February 22, 2016 | Carl Natale, Editor, ICD10Watch
It’s only a guess, but the ICD-10 transition doesn’t look like it is taking down the U.S. healthcare system.
So far, there are reports of minimal productivity drops and denial rate increases. But some reimbursement delays are being reported.
It’s not a perfect environment, but it doesn’t appear to be a toxic one either.
There’s an argument to be made that close enough now counts in horseshoes, hand grenades and ICD-10 coding for Medicare. Since the Centers for Medicare and Medicaid Services (CMS) accepts codes from the correct ICD-10 family, some healthcare payers have followed suit.
Reports suggest that as many as 25 percent of codes include the term unspecificied — and that could be keeping denial rates in check.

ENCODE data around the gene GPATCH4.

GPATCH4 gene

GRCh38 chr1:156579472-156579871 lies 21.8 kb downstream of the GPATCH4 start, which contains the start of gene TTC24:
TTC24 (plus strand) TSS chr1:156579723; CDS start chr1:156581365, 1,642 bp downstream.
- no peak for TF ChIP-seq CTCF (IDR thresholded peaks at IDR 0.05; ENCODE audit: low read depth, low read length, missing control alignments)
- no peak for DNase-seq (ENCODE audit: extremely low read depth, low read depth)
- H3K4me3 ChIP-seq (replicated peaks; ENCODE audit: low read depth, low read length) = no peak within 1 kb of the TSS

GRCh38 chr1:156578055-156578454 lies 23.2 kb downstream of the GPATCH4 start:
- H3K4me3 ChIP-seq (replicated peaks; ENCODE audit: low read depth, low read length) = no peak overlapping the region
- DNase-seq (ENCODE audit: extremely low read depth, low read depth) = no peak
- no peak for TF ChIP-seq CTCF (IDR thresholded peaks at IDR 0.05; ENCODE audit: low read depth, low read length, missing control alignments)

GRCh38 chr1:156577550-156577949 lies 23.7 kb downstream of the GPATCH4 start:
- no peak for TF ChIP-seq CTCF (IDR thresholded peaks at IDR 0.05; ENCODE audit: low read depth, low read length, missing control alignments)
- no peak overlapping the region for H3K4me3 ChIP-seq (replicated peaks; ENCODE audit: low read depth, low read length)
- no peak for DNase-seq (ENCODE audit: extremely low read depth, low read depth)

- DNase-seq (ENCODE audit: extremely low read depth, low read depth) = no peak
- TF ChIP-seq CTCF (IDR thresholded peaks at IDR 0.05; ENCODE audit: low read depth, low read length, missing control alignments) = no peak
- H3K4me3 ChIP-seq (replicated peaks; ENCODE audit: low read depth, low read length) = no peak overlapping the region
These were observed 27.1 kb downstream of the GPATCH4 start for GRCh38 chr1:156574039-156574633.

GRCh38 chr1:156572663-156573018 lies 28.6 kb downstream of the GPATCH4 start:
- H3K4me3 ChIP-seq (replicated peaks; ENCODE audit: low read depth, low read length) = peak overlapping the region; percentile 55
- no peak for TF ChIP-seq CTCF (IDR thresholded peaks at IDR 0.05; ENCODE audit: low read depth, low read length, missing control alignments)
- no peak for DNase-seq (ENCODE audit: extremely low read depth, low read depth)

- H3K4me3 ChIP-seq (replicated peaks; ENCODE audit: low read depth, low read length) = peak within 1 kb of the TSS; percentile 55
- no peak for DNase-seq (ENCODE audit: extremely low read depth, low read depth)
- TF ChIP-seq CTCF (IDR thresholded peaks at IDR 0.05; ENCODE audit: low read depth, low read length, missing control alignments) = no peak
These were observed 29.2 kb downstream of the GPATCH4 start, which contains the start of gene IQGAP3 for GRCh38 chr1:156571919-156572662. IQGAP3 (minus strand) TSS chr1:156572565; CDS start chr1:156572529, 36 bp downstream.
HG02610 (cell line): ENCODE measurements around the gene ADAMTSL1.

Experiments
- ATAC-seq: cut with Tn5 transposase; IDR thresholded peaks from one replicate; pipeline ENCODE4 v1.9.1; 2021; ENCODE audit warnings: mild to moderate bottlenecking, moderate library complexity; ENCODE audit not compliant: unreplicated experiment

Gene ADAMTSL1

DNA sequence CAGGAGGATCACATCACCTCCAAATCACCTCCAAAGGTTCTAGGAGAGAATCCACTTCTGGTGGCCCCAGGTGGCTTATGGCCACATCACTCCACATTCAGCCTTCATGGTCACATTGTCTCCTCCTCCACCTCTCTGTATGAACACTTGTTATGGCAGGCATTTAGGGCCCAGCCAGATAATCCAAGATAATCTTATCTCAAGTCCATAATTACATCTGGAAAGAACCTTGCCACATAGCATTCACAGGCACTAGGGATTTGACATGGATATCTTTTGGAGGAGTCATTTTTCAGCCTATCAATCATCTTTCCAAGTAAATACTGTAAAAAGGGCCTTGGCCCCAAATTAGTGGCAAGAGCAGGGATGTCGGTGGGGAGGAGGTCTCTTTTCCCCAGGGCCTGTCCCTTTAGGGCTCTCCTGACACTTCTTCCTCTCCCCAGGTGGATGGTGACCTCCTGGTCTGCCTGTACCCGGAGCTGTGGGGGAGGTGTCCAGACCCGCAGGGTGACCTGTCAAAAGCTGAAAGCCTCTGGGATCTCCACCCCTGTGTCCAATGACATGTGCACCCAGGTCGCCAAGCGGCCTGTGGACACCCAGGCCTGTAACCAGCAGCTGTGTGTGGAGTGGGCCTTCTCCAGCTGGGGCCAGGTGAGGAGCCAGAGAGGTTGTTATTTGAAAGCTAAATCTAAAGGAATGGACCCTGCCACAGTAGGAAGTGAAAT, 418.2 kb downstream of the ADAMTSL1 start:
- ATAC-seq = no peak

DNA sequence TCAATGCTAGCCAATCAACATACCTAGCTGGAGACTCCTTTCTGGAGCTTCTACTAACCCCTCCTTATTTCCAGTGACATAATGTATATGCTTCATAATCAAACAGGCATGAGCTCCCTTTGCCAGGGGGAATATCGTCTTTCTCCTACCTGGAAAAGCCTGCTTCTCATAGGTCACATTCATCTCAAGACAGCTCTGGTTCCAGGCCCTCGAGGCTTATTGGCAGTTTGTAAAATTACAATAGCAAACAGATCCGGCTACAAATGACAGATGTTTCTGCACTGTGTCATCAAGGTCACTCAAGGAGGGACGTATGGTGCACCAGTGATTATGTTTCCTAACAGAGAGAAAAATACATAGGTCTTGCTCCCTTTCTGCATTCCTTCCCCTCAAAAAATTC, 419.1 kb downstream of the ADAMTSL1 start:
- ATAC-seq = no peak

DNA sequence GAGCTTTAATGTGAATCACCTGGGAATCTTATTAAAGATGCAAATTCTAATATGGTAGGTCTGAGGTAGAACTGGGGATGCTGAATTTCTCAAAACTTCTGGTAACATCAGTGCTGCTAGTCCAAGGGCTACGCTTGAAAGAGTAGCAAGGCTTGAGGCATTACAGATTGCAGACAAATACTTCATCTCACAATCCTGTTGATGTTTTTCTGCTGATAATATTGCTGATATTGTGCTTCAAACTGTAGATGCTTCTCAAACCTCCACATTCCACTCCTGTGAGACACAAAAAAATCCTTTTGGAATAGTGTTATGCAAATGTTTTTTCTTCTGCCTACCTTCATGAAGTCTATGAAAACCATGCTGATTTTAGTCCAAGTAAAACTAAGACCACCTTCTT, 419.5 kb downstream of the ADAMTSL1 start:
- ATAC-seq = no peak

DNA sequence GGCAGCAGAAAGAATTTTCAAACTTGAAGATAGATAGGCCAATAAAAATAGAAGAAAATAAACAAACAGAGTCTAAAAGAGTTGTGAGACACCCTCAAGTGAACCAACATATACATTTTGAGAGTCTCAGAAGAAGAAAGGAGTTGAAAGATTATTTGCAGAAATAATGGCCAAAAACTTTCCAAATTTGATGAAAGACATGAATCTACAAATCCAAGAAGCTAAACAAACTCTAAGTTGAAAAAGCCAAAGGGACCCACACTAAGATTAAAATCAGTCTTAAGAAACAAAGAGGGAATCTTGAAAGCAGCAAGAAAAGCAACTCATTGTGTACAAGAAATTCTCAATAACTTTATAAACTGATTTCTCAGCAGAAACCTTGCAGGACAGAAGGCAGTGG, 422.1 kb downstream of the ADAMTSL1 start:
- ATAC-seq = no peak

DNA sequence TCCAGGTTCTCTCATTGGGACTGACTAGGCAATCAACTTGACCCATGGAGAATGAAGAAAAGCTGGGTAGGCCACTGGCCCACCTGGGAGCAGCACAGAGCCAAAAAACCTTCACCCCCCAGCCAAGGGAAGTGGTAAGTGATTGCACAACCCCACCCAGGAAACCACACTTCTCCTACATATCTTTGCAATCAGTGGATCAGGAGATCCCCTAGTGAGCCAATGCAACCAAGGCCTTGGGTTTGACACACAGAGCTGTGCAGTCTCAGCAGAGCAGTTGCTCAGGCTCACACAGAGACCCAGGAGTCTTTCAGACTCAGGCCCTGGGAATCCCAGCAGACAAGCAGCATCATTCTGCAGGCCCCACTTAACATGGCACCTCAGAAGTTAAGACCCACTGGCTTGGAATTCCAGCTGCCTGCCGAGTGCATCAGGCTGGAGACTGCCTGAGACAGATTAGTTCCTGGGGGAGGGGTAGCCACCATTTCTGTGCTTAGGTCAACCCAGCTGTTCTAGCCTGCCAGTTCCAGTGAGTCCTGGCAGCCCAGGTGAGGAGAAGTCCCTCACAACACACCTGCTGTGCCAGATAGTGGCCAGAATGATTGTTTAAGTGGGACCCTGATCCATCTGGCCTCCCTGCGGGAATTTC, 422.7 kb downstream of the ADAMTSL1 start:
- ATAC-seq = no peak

What’s more, it’s reducing pressure on healthcare providers to document a high degree of specificity. And they may be skipping some secondary diagnoses that don’t affect reimbursement, according to Katherine Rushlau. Which would help physicians and medical coders keep records moving.
There’s a way to keep productivity up. (Or prevent it from sinking.)
But is this going to work after Oct. 1, 2016? That’s when CMS plans to require ICD-10 specificity. We don’t know when private healthcare payers will want providers to get more specific.
That’s why Amy Sullivan, vice president of revenue cycle sales at PatientKeeper, is worried about more vigorous complaining and animosity when the specificity deadline approaches.
The only way seen to prevent worse reimbursement problems is to improve clinical documentation that supports ICD-10 specificity and other healthcare payer initiatives that are coming.
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